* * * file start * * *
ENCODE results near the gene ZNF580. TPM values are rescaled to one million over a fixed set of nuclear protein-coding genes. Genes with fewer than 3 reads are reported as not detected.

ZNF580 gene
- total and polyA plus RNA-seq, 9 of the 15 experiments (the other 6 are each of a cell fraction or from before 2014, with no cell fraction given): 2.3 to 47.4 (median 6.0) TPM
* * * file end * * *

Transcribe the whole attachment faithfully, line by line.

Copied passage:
ENCODE results near the gene ZNF580. TPM values are rescaled to one million over a fixed set of nuclear protein-coding genes. Genes with fewer than 3 reads are reported as not detected.

ZNF580 gene
- total and polyA plus RNA-seq, 9 of the 15 experiments (the other 6 are each of a cell fraction or from before 2014, with no cell fraction given): 2.3 to 47.4 (median 6.0) TPM